When the practices of meditation and mindfulness are removed from the religious associations that are often attached to them, they have been proven to help create stronger teams, to increase productivity and to reduce intra-office tensions. They have proven to be very powerful business drivers that help people focus on the tasks at hand, increase managerial effectiveness, and support the creation of a healthy corporate culture that businesses thrive in. Most important though, whether you are a business owner or an employee, they can create the kind of corporate culture that you actually want to work in.
Every employee and every executive comes with a complex matrix of education, skills, training, and habits that they bring to the office. Yet, after all the research and due diligence is done, they all make their final business decisions based on two factors – fear of failure and the chance to win. These are the same survival skills that were hard wired into every human almost 40,000 years ago. Fear of being eaten and the opportunity to bring home food is what made our ancestors fun toward a rustling in the bushes or away from it. Today after all of the experts weigh in, there is never a sure thing. So again, people either move forward on a decision or kill an idea based on the fear of being fired or the prospect of a raise. And unfortunately, more often than not, fear rules out and people hide behind the safety of their self-generated silos.
So imagine how productive a team could be if they weren’t so concerned about protecting their own turf, but instead truly had the interest of their company at heart? Think what could be done if they learned how to separate themselves from their old programming and started making decisions based solely on the merits an idea or an opportunity had for the business. The answer is obvious, and is exactly what the time-honored practices of meditation and mindfulness can bring to a company.
A great study into the power of meditation occurred in 1983 after R. W. Montgomery, the owner of a chemical plant in Detroit, instituted Transcendental Meditation with fifty-two of the company’s one hundred workers. These ranged from managers to employees who worked the line. A program was implemented where each meditated for twenty minutes before coming to work and again for twenty minutes in the afternoon on company time.
The results were well recorded. In three months, employees stated they had more energy and were able to handle stress better. They also had fewer physical complaints and lower cholesterol levels. Over the next three years these results improved and expanded. It was confirmed that absenteeism fell by 85%, productivity rose 120%, injuries dropped 70%, and profits increased by 520%.*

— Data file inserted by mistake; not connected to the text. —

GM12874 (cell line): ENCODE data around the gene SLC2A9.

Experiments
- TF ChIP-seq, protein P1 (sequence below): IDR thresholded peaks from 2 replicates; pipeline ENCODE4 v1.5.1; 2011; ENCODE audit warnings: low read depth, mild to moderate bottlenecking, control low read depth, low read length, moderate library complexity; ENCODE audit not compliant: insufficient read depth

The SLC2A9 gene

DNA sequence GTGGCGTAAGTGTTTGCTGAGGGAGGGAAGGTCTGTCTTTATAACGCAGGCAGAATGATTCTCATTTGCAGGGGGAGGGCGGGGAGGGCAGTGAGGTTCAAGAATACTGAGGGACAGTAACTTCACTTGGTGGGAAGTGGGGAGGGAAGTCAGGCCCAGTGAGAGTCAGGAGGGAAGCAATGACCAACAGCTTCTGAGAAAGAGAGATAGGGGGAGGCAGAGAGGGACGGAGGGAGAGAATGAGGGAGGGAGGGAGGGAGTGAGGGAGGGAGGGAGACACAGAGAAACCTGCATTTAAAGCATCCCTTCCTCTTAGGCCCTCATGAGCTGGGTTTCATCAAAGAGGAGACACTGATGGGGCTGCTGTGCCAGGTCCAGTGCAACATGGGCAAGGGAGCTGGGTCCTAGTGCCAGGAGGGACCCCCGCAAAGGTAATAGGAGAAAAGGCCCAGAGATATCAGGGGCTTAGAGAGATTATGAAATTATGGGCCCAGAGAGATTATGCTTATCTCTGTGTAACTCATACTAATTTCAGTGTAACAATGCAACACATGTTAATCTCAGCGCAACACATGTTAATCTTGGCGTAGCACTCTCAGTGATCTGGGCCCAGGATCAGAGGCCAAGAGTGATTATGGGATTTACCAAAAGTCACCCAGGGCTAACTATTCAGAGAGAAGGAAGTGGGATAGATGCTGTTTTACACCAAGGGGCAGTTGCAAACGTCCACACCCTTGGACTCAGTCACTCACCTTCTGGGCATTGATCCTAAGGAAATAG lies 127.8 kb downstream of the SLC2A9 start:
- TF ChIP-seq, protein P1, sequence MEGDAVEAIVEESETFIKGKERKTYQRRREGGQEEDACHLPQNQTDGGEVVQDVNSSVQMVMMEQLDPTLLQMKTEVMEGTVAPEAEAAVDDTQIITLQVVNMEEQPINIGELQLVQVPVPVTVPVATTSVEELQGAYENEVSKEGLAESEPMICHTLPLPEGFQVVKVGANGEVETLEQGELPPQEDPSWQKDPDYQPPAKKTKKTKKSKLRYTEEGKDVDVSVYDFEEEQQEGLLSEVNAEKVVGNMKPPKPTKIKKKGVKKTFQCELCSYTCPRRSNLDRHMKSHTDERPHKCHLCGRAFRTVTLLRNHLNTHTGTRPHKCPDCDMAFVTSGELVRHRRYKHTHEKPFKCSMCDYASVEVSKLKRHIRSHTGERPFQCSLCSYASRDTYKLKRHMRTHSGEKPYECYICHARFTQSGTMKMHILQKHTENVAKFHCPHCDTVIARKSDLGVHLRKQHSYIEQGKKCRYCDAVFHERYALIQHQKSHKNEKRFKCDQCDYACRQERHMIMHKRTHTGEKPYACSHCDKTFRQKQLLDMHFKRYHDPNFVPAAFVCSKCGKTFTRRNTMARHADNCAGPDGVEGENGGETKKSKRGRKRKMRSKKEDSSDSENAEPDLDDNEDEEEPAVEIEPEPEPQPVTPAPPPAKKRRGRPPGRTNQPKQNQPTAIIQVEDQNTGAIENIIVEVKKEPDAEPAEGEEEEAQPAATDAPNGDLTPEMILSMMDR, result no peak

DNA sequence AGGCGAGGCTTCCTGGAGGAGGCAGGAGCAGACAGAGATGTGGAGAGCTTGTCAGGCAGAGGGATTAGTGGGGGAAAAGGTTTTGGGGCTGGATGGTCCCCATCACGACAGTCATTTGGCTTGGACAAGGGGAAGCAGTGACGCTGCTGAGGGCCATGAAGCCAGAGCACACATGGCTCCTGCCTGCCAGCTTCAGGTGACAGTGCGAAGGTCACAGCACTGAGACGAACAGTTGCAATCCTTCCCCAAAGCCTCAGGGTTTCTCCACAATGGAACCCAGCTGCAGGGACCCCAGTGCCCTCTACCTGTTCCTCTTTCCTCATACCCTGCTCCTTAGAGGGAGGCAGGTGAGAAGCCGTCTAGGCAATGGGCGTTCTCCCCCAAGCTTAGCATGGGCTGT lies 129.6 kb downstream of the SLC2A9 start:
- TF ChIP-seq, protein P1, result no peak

In fact, since 1930 there have been over 1500 separate studies that are related to meditation and its effects on its practitioners. And these are just the ones that were fully completed. Some statistics on people who meditate include results like:
- A decrease in heart rate, respiration, blood pressure and oxygen consumption.
- A reduced feeling of anxiousness and nervousness, with a greater feeling of independence and self-confidence.
- 75% of people suffering from insomnia were able to fall asleep within twenty minutes of going to bed after starting a daily meditation program.
- Women with PMS showed an improvement in their symptoms after 5 months of daily reflection and meditation.
- A decrease in the thickness of the artery walls which effectively lowers the risk of heart attack or stroke.
- 60% of anxiety prone people showed marked improvements in their anxiety levels after 6-9 months of daily meditation.
With that in mind, isn't it time to evolve your work place by say 38,000 years? All you have to do is incorporate a 2,000 year old practice called meditation into your routine. The culture will change itself.
And yes, you are free to leave the robes and incense at home.
Oh, and welcome to the 21st century.
* Case Study derived from 1995, Jane E. Stevens, article in the Los Angeles Times
image via natenavasaca/flickr